R=\left \{ \left ( 1,2 \right ),\left ( 2,3 \right ),\left ( 3,4 \right ),\left ( 4,5 \right ),\left ( 5,6 \right ) \right \}

Since, \left \{ \left ( 1,1 \right ),\left ( 2,2 \right ),\left ( 3,3 \right ),\left ( 4,4 \right ),\left ( 5,5 \right ),\left ( 6,6 \right ) \right \}\notin R so it is not reflexive.

\left \{ \left ( 1,2 \right ),\left ( 2,3 \right ),\left ( 3,4 \right ),\left ( 4,5 \right ),\left ( 5,6 \right ) \right \}\in R but \left \{ \left ( 2,1 \right ),\left ( 3,2 \right ),\left ( 4,3 \right ),\left ( 5,4 \right ),\left ( 6,5 \right ) \right \}\notin R

So, it is not symmetric

\left \{ \left ( 1,2 \right ),\left ( 2,3 \right ),\left ( 3,4 \right ),\left ( 4,5 \right ),\left ( 5,6 \right ) \right \}\in R but \left \{ \left ( 1,3 \right ),\left ( 2,4 \right ),\left ( 3,5 \right ),\left ( 4,6 \right )\right \}\notin R

So, it is not transitive.

Hence, it is neither reflexive, nor symmetric, nor transitive.

Question:4 Show that the relation R in R defined as R = \{(a, b) : a \leq b\} , is reflexive and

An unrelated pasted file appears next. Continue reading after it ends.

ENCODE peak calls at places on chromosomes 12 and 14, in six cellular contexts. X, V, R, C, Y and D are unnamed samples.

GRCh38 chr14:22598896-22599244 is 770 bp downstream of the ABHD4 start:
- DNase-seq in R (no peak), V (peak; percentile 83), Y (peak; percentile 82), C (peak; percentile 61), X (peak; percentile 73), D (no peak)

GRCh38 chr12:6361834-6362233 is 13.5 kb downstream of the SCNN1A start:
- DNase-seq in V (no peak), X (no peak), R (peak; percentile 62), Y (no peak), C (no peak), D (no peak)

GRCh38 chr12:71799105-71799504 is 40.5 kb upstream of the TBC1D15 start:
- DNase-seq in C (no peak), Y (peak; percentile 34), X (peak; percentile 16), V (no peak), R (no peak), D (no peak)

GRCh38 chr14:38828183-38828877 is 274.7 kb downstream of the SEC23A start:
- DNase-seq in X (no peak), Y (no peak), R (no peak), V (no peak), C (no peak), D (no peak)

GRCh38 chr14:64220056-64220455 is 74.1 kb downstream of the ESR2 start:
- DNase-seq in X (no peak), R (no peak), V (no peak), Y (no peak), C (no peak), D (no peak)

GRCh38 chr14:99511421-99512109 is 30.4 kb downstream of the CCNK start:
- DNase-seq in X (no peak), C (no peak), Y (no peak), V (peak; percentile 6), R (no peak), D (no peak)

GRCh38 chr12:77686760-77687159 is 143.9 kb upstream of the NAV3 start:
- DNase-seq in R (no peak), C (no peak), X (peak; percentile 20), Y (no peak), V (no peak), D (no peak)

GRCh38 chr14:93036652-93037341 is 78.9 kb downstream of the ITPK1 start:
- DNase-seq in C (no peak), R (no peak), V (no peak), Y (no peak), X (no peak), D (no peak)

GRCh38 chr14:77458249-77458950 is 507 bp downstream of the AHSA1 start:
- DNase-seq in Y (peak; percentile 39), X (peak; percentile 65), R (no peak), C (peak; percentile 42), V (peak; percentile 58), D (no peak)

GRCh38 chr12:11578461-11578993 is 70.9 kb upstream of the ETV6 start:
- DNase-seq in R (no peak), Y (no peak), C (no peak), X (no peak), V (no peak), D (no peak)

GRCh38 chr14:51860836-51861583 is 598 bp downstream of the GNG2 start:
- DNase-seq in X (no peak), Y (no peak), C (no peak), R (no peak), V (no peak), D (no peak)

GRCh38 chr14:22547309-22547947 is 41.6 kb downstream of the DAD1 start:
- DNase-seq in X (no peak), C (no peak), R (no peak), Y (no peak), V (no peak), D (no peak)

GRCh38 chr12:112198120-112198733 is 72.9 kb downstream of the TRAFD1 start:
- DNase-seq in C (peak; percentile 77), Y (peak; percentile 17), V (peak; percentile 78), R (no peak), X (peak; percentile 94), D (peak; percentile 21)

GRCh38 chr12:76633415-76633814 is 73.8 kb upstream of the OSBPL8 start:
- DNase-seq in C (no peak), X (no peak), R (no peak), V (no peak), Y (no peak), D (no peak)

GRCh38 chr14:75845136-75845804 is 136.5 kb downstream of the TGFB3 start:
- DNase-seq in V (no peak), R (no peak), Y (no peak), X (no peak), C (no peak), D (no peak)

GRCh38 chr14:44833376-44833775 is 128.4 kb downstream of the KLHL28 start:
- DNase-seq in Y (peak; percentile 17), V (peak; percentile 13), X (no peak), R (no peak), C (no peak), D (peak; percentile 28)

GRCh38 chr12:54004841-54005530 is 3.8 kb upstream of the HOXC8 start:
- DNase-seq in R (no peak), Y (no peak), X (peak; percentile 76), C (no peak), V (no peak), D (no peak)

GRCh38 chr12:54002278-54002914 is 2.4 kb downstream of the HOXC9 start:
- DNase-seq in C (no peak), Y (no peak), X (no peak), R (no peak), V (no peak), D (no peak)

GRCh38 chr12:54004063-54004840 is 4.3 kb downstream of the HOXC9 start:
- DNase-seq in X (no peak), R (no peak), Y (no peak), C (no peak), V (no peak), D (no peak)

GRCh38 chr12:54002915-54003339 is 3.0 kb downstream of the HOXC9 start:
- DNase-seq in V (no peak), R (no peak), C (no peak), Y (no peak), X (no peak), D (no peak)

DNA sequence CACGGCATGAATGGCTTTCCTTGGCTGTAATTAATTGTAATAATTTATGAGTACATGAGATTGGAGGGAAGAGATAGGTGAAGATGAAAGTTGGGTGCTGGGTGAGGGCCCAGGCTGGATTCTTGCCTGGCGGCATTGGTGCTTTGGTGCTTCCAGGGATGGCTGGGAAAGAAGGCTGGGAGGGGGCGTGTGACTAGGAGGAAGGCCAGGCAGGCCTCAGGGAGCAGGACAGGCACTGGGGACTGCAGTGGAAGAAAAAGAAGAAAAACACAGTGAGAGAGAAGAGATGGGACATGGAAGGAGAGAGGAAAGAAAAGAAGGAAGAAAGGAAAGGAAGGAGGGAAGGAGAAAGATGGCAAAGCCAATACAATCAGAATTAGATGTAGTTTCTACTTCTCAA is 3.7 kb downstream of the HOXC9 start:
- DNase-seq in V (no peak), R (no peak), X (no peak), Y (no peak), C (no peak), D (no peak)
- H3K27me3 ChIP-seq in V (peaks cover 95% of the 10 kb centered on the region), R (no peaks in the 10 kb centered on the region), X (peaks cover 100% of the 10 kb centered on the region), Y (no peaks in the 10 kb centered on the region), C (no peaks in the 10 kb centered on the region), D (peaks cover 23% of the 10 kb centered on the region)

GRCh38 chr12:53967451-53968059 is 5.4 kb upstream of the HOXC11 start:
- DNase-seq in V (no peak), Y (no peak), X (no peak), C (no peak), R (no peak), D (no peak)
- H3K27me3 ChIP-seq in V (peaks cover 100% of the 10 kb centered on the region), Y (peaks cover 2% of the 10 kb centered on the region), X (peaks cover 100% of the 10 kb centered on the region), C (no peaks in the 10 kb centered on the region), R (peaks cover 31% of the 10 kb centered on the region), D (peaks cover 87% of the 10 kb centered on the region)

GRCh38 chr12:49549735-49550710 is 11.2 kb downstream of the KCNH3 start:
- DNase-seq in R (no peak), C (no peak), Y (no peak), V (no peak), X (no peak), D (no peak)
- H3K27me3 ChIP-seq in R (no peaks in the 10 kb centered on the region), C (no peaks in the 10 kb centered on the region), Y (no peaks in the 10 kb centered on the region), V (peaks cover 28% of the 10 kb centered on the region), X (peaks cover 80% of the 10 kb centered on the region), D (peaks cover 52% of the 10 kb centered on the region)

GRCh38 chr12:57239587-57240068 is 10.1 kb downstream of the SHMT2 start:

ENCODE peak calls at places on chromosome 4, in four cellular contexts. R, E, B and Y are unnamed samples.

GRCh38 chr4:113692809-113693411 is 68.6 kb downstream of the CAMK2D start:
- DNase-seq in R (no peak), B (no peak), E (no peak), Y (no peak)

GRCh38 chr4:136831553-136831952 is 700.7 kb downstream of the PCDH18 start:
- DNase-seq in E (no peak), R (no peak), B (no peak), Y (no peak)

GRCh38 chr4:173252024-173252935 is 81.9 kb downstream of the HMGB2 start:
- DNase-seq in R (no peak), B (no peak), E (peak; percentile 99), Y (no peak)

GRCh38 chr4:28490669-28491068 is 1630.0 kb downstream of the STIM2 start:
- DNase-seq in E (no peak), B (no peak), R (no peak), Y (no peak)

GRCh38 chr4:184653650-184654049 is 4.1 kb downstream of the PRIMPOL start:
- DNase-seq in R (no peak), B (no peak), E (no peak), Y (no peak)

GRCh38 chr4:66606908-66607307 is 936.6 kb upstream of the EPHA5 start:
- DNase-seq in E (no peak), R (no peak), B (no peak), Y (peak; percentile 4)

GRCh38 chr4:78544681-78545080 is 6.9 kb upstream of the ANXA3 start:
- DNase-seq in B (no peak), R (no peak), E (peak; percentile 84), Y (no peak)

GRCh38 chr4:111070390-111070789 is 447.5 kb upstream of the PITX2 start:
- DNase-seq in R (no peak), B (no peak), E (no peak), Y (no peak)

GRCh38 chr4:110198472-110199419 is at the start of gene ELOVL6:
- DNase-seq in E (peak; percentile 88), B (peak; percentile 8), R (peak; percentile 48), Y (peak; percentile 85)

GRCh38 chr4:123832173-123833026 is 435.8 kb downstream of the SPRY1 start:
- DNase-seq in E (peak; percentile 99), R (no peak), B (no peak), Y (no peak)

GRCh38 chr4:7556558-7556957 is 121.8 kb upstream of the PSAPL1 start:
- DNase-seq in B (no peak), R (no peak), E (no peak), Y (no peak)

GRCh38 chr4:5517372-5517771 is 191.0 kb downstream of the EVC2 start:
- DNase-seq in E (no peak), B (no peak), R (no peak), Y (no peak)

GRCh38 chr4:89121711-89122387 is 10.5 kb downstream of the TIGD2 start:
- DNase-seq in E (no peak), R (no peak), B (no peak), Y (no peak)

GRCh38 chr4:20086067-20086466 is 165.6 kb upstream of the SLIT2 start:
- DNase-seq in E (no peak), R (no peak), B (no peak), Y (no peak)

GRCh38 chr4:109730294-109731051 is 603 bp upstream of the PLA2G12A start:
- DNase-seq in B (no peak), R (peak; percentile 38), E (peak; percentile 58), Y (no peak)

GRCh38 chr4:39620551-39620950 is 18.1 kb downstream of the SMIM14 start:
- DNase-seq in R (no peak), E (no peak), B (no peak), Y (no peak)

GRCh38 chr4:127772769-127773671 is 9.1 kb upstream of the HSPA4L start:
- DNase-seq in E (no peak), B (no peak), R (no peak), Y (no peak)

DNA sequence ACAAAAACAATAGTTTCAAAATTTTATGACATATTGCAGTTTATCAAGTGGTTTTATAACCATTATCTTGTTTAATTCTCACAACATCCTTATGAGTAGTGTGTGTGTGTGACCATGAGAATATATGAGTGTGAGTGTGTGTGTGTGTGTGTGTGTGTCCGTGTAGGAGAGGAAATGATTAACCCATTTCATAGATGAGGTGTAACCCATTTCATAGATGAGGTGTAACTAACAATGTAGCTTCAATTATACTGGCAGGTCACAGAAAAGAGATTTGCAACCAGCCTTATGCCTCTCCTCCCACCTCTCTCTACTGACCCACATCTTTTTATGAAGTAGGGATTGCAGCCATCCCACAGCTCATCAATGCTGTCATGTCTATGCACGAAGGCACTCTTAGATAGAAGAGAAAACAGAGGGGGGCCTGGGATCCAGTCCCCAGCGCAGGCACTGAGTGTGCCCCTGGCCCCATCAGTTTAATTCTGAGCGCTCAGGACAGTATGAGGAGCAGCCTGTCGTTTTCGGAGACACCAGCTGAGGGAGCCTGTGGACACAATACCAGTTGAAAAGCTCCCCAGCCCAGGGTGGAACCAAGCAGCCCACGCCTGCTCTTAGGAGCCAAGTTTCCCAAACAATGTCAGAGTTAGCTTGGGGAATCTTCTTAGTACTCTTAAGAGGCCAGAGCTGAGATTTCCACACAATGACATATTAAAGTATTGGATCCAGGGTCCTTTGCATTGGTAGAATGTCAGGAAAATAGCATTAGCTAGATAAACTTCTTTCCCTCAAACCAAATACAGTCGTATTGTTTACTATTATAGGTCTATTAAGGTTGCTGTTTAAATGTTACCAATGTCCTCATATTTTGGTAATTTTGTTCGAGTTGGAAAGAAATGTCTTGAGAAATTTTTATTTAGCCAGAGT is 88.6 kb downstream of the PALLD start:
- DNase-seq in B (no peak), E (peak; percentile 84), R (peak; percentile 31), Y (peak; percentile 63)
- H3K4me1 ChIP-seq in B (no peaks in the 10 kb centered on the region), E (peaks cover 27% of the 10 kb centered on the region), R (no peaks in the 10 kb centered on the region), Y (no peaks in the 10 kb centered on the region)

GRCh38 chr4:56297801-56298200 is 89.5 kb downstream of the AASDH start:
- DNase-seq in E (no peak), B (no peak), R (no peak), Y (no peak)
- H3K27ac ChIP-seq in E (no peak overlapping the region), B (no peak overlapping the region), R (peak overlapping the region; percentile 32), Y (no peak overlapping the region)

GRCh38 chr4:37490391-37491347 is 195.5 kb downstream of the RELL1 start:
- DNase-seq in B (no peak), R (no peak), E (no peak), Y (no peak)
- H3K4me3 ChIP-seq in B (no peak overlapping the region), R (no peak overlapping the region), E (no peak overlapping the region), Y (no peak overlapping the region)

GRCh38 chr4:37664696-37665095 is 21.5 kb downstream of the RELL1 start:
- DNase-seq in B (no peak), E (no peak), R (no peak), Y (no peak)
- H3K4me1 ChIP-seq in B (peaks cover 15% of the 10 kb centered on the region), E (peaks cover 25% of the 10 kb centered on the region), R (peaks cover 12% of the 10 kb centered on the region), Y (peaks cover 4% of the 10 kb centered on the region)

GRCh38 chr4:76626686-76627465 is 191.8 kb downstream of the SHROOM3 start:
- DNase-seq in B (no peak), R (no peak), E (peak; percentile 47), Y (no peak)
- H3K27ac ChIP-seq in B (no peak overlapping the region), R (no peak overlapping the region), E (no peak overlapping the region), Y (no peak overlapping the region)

transitive but not symmetric.

Answer:

R = \{(a, b) : a \leq b\}

As \left ( a,a \right )\in R so it is reflexive.

Now we take an example

\left ( 2,3 \right )\in R as 2< 3

But \left ( 3,2 \right )\notin R because 2 \nless 3 .

So,it is not symmetric.

Now if we take, \left ( 2,3 \right )\in R\, \, and\, \, \left ( 3,4 \right )\in R

Than, \left ( 2,4 \right )\in R because 2< 4

So, it is transitive.

Hence, we can say that it is reflexive and transitive but not symmetric.

Question:5 Check whether the relation R in R defined by R = \{(a, b) : a \leq b^3 \} is reflexive,
symmetric or transitive.

Answer:

R = \{(a, b) : a \leq b^3 \}

\left ( \frac{1}{2},\frac{1}{2} \right )\notin R because \frac{1}{2}\nleqslant (\frac{1}{2}) ^{3}

So, it is not symmetric

Now, \left ( 1,2 \right ) \in R because 1< 2^{3}

but \left ( 2,1 \right )\notin R because 2\nleqslant 1^{3}

It is not symmetric

\left ( 3,1.5 \right ) \in R\, \, and \, \, \left ( 1.5,1.2 \right ) \in R as 3< 1.5^{3} \, \, and \, \, 1.5< 1.2^{3} .

But, \left ( 3,1.2 \right )\notin R because 3 \nleqslant 1.2^{3}

So it is not transitive

Thus, it is neither reflexive, nor symmetric, nor transitive.